Co-Parenting with Confidence
It’s not always easy to keep stay positive post-divorce. But, if you have children, it’s worth making the extra effort to do so.
The good news is that by doing so both you and your children will be better off for it.
Fake It Until You Feel It
Keeping up an image of strength and happiness can take some practice, especially when you don’t feel it. However, with practice and patience you'll begin feeling more confident in your co-parenting and have no need to fake your strength and happiness.
Here are three strategies to keep in mind.
Be a Good Role Model
Your children’s worlds are a lot smaller than your own. That means they pick up on very small details you might not expect. They can tell when there’s anger in your voice when you’re on the phone talking to their other parent or during a drop-off.
Keep your voice and emotions under control, no matter how angry or upset you are on the inside. You want to show your children how to handle stressful situations.
You also want to show your ex that you’re not easily shaken and you will do whatever you need to for the sake of your children. In a way, you can also be a role model for him or her.
Choose Your Words Carefully
Angry words put people into defensive postures, and your ex-spouse is no different. There’s absolutely no reason to get nasty and make threats. That’s why you have a lawyer.
Additionally, avoid ultimatums at all costs. They leave no room for compromise and invite confrontation more than they offer a solution, and again, you have a lawyer to handle anything that may become confrontational.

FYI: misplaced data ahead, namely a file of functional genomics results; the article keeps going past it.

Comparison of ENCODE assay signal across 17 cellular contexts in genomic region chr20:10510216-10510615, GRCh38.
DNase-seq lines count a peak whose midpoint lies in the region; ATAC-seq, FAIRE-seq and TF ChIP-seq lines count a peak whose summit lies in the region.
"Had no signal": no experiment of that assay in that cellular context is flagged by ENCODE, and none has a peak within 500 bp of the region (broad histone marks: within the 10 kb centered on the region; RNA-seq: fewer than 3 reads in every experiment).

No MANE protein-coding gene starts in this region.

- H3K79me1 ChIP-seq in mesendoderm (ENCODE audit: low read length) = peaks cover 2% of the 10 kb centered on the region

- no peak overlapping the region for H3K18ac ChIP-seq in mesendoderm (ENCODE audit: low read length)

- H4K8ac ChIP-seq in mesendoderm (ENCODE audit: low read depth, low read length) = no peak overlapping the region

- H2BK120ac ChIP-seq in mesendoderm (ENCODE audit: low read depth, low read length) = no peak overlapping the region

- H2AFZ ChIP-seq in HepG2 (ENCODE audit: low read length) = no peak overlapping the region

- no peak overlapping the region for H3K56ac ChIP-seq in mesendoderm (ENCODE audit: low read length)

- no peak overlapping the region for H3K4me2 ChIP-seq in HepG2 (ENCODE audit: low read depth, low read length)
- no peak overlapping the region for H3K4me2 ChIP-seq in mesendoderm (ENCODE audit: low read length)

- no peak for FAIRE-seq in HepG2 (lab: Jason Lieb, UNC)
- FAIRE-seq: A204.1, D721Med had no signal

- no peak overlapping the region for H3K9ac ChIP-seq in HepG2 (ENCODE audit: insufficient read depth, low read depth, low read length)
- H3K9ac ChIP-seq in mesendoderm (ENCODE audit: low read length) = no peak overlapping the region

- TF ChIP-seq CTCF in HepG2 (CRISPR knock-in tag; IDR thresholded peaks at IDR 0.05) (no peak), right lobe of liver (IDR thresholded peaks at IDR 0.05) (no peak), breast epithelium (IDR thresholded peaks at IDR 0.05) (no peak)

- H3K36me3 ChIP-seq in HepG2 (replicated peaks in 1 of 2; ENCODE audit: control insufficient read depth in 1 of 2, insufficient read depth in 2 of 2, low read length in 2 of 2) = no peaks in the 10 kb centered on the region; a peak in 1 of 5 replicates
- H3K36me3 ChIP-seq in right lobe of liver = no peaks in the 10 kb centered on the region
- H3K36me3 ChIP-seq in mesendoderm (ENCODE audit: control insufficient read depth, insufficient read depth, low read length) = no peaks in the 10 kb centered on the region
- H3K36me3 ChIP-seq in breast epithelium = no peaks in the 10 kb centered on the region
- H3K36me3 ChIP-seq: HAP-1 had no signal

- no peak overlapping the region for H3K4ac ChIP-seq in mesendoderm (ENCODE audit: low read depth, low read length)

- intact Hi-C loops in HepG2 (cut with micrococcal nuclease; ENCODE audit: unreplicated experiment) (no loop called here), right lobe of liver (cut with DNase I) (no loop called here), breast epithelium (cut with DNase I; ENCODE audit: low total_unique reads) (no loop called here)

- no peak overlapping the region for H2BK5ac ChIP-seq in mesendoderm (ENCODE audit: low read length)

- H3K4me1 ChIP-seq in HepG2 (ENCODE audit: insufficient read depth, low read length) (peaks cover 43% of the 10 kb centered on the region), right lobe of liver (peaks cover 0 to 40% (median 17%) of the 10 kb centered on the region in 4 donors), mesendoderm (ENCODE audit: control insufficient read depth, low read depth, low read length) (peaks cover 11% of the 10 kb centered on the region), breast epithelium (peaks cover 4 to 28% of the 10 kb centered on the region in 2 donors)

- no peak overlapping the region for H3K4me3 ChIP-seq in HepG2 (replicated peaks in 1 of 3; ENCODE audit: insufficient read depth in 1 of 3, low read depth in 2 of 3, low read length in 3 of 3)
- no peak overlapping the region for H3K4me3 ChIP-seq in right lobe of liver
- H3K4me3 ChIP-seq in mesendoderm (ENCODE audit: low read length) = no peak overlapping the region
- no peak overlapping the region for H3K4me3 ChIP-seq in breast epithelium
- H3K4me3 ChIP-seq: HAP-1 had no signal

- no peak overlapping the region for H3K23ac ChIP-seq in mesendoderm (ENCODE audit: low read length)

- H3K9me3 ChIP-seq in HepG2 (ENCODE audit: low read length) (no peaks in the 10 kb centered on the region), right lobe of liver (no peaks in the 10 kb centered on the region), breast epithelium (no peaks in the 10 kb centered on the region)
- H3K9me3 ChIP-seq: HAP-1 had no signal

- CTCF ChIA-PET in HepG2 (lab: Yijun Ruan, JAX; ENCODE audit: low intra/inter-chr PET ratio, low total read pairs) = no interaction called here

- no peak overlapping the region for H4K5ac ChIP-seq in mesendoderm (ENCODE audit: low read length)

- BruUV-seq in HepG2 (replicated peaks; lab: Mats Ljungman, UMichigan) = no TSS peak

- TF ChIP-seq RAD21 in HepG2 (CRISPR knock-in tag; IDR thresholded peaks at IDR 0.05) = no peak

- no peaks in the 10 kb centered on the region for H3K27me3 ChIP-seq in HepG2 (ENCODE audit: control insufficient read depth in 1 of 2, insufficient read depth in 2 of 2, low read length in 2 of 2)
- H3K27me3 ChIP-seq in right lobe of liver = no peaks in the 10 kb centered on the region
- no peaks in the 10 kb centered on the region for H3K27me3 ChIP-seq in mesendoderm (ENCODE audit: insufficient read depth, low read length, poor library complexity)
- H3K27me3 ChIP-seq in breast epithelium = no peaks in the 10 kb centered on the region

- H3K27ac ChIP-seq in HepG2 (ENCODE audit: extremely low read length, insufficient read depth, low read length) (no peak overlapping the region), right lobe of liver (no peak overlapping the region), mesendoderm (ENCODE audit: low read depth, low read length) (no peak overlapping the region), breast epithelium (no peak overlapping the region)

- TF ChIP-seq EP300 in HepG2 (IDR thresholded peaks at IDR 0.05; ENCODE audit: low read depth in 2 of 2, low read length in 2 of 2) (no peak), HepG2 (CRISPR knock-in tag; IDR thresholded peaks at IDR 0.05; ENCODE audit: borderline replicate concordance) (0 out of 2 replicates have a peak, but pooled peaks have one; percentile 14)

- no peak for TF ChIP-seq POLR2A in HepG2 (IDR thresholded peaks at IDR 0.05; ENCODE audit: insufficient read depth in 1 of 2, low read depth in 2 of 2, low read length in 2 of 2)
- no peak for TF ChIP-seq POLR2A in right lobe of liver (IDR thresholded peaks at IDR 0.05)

This also compounds with the first tip and you can show your ex that by keeping things friendly, the two of you can have a stress free co-parenting relationship.
Know Why You’re Doing What You’re Doing
Taking the high road is not always easy. After all, you and your ex split because you are no longer compatible, or maybe you never were in the first place.
But, every time you feel like you may lose your cool, remember why you’re working so hard to maintain civility. A smooth co-parenting relationship is at the end of the day, in the best interest of your children.
Forced smiles will eventually turn into real smiles because you know what you’re doing if for the sake of improving your children’s lives. You’ll show them what a healthy relationship looks like, how to treat other people whether you agree with them or not, and how to be a good person overall.
It won’t be easy. Your ex will test you.
Just do your best to keep a cool head in the early stages of your co-parenting relationship. Keep communication with your ex open but short and confined. Discuss only what needs to be discussed and keep all your texts, emails, and any other communication focused solely on your children.
You may not be able to control your situation, but when you control yourself, your children will be better for it.
For more in-depth help, read the free guide Mindful Co-parenting Guide: Helping Children Cope with Divorce